"The problem with policymakers is it takes them five or 10 years to understand the technology, and we don't have that much time," an RAE Systems representative said.
More forward-thinking efforts would place sensors in every cargo container reaching U.S. shores and on the belt of every security official, including police officers, emergency responders and border patrol agents, RAE Systems believes. That would create a tight detection network of sensors--and also be a boon for the industry.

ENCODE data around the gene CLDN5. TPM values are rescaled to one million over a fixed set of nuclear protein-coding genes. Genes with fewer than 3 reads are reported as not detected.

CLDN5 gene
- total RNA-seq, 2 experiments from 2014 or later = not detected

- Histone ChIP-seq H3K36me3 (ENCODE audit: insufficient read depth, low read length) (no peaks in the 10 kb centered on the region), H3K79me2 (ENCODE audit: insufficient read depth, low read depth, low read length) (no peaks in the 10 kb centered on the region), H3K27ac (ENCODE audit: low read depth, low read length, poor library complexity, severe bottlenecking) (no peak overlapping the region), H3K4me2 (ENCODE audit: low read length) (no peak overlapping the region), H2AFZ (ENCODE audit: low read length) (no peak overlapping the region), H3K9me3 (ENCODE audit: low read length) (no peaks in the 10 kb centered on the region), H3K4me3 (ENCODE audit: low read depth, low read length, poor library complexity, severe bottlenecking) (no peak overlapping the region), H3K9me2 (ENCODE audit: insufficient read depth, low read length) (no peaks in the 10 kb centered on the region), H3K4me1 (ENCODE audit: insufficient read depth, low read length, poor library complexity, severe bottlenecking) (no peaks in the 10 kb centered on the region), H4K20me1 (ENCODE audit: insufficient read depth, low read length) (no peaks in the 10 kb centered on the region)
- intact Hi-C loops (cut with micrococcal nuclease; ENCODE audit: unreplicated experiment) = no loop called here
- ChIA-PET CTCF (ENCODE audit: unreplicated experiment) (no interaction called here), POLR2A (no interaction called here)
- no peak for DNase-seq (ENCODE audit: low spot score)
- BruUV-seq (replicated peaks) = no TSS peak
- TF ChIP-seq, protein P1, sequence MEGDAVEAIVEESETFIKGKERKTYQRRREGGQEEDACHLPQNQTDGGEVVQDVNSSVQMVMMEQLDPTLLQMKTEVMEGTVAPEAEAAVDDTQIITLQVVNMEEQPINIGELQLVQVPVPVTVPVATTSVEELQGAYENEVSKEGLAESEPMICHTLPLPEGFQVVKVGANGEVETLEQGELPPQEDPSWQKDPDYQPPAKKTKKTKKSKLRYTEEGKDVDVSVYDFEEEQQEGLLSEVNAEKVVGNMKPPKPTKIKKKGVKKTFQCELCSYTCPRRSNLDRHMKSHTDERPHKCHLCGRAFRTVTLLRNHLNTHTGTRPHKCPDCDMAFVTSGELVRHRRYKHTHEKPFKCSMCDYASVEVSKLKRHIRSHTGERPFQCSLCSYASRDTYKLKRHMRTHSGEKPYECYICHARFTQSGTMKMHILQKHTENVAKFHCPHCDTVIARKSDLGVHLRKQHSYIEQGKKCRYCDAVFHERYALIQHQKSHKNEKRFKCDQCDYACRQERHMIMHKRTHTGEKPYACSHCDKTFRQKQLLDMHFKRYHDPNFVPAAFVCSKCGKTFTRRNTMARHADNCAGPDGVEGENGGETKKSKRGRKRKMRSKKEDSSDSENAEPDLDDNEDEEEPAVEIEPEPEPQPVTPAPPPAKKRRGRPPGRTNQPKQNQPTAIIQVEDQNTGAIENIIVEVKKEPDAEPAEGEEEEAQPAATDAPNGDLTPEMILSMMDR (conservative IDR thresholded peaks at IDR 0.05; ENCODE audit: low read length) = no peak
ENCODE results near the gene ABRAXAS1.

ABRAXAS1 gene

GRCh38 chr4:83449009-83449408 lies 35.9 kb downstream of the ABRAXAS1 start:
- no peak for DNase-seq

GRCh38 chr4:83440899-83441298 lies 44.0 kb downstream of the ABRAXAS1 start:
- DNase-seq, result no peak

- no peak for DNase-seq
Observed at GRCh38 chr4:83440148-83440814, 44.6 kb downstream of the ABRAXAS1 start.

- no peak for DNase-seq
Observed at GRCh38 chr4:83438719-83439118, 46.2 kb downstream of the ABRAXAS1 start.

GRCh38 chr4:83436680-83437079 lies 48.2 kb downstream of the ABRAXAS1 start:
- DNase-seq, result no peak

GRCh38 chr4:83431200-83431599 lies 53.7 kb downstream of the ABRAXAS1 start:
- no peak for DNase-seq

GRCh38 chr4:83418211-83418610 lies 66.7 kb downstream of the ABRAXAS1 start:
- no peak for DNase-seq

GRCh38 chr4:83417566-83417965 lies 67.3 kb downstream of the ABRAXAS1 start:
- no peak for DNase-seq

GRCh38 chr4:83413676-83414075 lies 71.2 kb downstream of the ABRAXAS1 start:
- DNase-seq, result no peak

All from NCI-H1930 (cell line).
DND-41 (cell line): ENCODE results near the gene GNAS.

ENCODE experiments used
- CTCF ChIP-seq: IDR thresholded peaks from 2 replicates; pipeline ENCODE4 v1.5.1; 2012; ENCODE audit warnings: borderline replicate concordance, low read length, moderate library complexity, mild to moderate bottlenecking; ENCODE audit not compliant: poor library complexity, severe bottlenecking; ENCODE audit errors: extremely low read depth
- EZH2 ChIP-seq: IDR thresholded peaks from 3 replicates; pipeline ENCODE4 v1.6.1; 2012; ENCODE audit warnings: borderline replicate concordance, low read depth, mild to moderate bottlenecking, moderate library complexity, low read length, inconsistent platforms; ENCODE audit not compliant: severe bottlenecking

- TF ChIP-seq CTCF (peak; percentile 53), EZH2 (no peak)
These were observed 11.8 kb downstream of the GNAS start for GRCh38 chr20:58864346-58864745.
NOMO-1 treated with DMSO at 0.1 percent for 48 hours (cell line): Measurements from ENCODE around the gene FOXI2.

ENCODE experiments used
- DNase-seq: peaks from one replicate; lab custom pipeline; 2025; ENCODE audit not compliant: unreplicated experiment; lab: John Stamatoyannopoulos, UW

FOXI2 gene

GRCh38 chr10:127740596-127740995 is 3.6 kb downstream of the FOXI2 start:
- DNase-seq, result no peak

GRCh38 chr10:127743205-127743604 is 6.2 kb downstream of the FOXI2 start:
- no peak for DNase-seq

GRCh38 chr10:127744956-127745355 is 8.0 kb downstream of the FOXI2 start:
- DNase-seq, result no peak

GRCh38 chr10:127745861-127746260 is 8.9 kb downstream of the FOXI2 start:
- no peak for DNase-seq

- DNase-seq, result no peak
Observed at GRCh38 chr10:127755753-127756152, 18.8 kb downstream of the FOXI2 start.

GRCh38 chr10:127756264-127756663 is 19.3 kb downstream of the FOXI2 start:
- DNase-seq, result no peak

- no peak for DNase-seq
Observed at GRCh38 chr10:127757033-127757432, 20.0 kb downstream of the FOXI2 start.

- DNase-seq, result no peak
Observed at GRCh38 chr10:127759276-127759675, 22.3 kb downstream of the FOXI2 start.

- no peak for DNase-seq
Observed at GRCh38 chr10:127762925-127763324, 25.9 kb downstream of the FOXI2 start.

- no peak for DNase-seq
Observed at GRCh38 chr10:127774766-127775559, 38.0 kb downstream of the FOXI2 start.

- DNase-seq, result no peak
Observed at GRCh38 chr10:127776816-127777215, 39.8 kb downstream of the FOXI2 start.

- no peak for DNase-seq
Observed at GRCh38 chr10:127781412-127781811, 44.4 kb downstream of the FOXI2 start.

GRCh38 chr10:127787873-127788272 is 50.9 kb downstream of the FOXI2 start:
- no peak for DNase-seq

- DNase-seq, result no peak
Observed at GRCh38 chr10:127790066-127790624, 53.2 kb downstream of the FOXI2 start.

EPA, July 2004: Multisensor chemical and radiation detection monitors and networks. Estimated value: $5 million.
U.S. military, May 2004: Radiation sensors for domestic and international base security. Estimated value: $1 million.
Central U.S. National Medical Response Team, February 2004: Toxic gas detection and security screening equipment. No value estimate disclosed.
Connecticut and Rhode Island, February 2004: Radiation sensors and gas monitors. No value estimate disclosed.
Sources: RAE Systems, SEC filings